Definitions

from Wiktionary, Creative Commons Attribution/Share-Alike License

  • v. Simple past tense and past participle of overtoil.

Etymologies

Sorry, no etymologies found.

Examples

  • The crawl of the distant blue water, the flash of wing or sail, the taste of salt rime, the cañon shadows of the hills, the flying murk, or the last majestic and magnificent blotting out of the world as the legions of sea fog overtoiled it, all answered or soothed moods in her spirit.

    The Gray Dawn

  • Weariness and fright, thirst, the changed altitude, had overtoiled his endurance.

    Rimrock Trail

  • “Your Excellency is overtoiled in the public service,” said

    Woodstock

  • To the dullest peasant, as he sits sluggish, overtoiled, by his evening hearth, one idea has come: that of Chateaus burnt; of Chateaus combustible.

    The French Revolution

  • Every appliance that could make study pleasant and give ease to the overtoiled brain was there; chairs made to relieve each limb and muscle; reading-desks and writing-desks to suit every attitude; lamps and candles mechanically contrived to throw their light on any favoured spot, as the student might desire; a shoal of newspapers to amuse the few leisure moments which might be stolen from the labours of the day; and then from the window a view right through a bosky vista along which ran a broad green path from the rectory to the church — at the end of which the tawny-tinted fine old tower was seen with all its variegated pinnacles and parapets.

    The Warden

  • “You cannot know her,” answered Magdalen Graeme, “who knows not herself — there are times, when, in this woman’s frame of mine, there is the strength of him of Gath — in this overtoiled brain, the wisdom of the most sage counsellor — and again the mist is on me, and my strength is weakness, my wisdom folly.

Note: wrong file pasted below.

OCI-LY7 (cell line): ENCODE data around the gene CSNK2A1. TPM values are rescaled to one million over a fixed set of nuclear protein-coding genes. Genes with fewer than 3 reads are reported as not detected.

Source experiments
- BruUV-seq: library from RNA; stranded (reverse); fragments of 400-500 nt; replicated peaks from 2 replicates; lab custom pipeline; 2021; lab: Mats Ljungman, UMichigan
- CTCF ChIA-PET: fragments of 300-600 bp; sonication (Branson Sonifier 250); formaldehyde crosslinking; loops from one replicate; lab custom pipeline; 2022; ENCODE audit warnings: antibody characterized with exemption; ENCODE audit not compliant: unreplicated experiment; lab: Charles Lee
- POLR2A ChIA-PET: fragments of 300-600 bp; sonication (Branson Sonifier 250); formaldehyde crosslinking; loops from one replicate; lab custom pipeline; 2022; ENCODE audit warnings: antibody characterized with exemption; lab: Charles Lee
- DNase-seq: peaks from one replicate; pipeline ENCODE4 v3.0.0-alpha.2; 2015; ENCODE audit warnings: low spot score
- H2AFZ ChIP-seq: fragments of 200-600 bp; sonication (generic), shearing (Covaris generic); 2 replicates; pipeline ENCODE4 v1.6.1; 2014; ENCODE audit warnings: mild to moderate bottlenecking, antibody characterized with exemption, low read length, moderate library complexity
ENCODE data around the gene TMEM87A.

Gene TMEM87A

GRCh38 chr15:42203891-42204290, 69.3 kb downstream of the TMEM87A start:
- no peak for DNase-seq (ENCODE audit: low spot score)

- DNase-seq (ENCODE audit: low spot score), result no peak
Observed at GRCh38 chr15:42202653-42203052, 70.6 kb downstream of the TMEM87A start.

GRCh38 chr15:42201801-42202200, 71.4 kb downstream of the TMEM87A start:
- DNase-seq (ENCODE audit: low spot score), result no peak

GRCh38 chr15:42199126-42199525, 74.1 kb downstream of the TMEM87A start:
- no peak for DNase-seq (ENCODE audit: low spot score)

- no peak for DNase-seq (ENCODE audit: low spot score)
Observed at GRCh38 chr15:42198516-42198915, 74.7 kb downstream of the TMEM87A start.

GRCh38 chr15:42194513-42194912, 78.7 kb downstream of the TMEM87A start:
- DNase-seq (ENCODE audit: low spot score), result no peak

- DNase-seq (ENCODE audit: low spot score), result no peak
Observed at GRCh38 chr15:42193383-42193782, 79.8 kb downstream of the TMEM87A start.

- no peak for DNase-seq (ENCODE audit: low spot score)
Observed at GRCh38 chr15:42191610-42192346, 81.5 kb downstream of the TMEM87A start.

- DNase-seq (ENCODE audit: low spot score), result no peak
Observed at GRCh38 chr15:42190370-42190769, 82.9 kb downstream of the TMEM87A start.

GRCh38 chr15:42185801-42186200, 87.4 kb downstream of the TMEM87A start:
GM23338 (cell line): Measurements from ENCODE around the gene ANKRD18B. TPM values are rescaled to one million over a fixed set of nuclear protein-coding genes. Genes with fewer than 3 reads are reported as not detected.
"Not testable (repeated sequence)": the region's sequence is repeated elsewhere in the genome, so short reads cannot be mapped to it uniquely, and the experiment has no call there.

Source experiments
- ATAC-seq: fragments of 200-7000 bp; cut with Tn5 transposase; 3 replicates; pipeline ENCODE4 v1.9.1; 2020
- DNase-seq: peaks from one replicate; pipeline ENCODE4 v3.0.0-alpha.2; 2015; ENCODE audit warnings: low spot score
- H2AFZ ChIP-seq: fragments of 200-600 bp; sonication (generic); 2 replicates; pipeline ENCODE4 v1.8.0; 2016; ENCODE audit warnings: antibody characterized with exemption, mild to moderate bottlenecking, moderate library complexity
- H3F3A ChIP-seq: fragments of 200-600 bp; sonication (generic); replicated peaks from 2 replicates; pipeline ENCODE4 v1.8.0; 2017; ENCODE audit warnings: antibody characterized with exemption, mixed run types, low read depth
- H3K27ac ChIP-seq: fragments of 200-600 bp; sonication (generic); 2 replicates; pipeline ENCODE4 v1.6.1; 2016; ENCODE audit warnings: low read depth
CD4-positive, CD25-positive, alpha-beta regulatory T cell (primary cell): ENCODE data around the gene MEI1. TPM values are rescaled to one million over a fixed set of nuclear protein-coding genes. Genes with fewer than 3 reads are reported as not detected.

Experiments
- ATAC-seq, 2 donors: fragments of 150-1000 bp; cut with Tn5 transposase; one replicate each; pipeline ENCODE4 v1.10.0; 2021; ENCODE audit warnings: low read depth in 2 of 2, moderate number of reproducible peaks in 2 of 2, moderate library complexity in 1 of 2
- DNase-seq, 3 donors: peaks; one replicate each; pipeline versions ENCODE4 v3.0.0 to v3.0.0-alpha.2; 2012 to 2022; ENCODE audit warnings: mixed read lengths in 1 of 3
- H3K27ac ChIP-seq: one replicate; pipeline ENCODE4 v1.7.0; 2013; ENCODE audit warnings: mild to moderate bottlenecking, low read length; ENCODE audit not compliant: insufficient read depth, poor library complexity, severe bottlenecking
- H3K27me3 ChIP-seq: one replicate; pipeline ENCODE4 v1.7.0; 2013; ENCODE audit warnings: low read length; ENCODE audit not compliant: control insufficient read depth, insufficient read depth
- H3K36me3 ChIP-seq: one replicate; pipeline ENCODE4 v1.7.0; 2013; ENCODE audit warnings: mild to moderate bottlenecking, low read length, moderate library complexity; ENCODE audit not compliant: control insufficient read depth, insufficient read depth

The Abbot

  • Every appliance that could make study pleasant and give ease to the overtoiled brain was there; chairs made to relieve each limb and muscle; reading-desks and writing-desks to suit every attitude; lamps and candles mechanically contrived to throw their light on any favoured spot, as the student might desire; a shoal of newspapers to amuse the few leisure moments which might be stolen from the labours of the day; and then from the window a view right through a bosky vista along which ran a broad green path from the rectory to the church, -- at the end of which the tawny-tinted fine old tower was seen with all its variegated pinnacles and parapets.

    The Warden

  • "Your Excellency is overtoiled in the public service," said Pearson; "a course of the stag in the evening will refresh you.

    Woodstock; or, the Cavalier

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